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What's the benefit of namespaces in PHP? I've worked on multiple MVC systems and haven't found much use for them. I'm reading about them here.... is it a problem of sorts that I've never used them? Is it the kind of thing that is a good coding standard to always use?

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The same as the benefit of namespaces in any other language. To limit or eliminate ambiguity. – Brian Driscoll Mar 22 '11 at 14:55
Avoids collisions in class names – Bogdan Constantinescu Mar 22 '11 at 14:58
The supposed use case in PHP is class name aliasing and evading in-identifier grouping for hierarchy and naming conflicts. – mario Mar 22 '11 at 15:21
It's a good coding practice for structuring your code, but you don't always need to use it (e.g. namespaces are way overkill for a simple script). It's not a problem that you've never used them, because they're only available in a recent version of PHP, so they're not in widespread use yet. – BoltClock Mar 26 '11 at 17:11

6 Answers 6

up vote 5 down vote accepted

Like any other languages, namespaces allow ambigious names / classes with same name to co-exists while being in two different namespaces.

For example Table class can be referring to a table in a persistent database and a HTML table. I can put namespaces to specifically use the exact table that I want, i.e. \Model\Table and \View\Table respectively.

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Do the namespaces have to have slashes like that, or can you call the namespace whatever you want? – Webnet Mar 22 '11 at 15:20
Slashes are only for PHP. – mauris Mar 22 '11 at 15:37
Most other languages use something like :: to do namespaces. PHP chose the backslash for various reasons that most everyone except the developers considered insane. The page is down ATM due to a compromise, but their reasoning is normall listed here: – Marc B Mar 22 '11 at 15:53
C# and Java uses . for namespaces instead of backslash. PHP cannot use :: because the operator has already been used to identify static methods. – mauris Mar 22 '11 at 15:55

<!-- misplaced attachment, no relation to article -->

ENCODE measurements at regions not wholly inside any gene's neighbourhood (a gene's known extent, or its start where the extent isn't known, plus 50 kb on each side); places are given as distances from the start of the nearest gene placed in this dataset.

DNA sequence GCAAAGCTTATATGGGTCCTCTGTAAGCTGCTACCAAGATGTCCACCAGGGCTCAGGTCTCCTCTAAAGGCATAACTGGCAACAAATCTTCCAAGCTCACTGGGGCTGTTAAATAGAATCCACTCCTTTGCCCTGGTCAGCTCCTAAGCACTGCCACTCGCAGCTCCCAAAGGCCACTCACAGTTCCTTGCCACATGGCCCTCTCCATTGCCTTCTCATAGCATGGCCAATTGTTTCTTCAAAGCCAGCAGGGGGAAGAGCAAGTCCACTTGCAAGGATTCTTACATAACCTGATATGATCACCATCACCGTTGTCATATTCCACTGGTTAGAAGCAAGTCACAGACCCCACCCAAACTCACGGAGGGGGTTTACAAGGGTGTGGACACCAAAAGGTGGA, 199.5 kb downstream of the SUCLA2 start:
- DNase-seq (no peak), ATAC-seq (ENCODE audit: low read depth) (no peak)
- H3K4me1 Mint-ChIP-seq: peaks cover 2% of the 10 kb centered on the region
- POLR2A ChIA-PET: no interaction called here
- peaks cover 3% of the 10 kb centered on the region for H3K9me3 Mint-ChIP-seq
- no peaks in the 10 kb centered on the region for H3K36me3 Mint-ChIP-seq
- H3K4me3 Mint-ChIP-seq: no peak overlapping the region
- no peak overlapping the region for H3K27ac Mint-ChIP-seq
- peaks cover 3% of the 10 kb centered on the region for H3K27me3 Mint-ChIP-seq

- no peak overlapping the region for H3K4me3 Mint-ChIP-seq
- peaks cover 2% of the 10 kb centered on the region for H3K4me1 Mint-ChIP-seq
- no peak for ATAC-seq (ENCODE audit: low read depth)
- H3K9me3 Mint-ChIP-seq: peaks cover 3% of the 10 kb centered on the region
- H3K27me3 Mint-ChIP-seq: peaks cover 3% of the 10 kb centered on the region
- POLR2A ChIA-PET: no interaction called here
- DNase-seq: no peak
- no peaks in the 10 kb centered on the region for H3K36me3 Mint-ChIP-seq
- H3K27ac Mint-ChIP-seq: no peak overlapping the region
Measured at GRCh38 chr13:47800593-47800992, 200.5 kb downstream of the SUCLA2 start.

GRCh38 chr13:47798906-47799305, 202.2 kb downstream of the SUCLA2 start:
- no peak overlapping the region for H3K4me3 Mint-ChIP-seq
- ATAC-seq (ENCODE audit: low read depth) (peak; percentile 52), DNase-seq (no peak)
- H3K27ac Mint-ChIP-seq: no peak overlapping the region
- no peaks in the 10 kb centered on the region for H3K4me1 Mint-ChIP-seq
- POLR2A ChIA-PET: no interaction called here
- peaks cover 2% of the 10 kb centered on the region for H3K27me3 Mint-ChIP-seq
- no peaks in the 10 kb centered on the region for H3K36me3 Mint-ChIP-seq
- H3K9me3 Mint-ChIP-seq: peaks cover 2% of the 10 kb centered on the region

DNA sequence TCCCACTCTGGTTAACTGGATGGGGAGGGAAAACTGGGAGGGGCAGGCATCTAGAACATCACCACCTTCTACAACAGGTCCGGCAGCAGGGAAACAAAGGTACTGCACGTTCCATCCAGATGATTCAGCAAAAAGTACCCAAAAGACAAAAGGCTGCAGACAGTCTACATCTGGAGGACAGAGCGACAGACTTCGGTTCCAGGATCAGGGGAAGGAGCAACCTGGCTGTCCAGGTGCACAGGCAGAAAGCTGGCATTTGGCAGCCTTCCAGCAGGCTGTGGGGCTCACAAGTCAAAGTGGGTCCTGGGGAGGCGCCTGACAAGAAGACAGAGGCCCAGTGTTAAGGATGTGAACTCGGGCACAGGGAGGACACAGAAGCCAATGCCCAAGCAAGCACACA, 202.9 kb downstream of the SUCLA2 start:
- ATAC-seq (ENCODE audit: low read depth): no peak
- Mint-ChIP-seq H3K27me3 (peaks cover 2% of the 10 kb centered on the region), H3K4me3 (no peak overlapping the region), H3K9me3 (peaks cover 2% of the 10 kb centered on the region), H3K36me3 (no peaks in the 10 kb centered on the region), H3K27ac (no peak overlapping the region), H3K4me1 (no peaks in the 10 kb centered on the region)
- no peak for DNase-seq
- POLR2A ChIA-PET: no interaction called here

@thephpdeveloper: Funnily enough, C# and Java use . for namespaces/packages, instance members and class members. – BoltClock Mar 26 '11 at 17:09

Namespace is part of good OOP practices. They are really usefull in big web Application because they help to avoid ambiguity between classes. This is a way to organize your application and makes it more readable.

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The main advantage of namespaces doesn't usually come from your own application's code, but from third party libraries. Library maintainers can select appropriate namespaces for their own code and ensure that there are no naming conflicts with your own.

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It helps you to avoid name collisions. For example, if you have two packages, and each has a class named Client (or something general like that), then it would lead to a name collision. Before PHP 5.3 the solution to avoid these collisions was to use class names like this: VendorName_PackageName_Classname

As you can see it's not too nice. But now with PHP 5.3 you can use namespaces to come up with cleaner class names.

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Imagine you have a huge code base, with thousands of functions, classes and lots of third-party code. And now, two functions happen to have the same name.

That's where namespaces come in - by wrapping your code into namespaces, you can eliminate the possibility of name clashes.

Also, namespaces aid you at structuring your code - everything that belongs to a certain feature or sub-system goes into one namespace.

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It also help your code more flexibility and cleaner. In comparing, Zend_Database_Adapter_Mysql vs Zend/Database/Adapter/Mysql is equal to avoid ambigious names.

 // use namespace
 use Zend/Database/Adapter/Mysql as DbAdapter;
 $dbAdapter = new DbAdapter;

 // use naming convention    
 $dbAdapter = new Zend/Database/Adapter/Mysql;

When use namespace, if adapter is changed, your code would be not modified too many. All actions are only modify 'use' command. Note that in upon example, the factory method pattern should not be cared.

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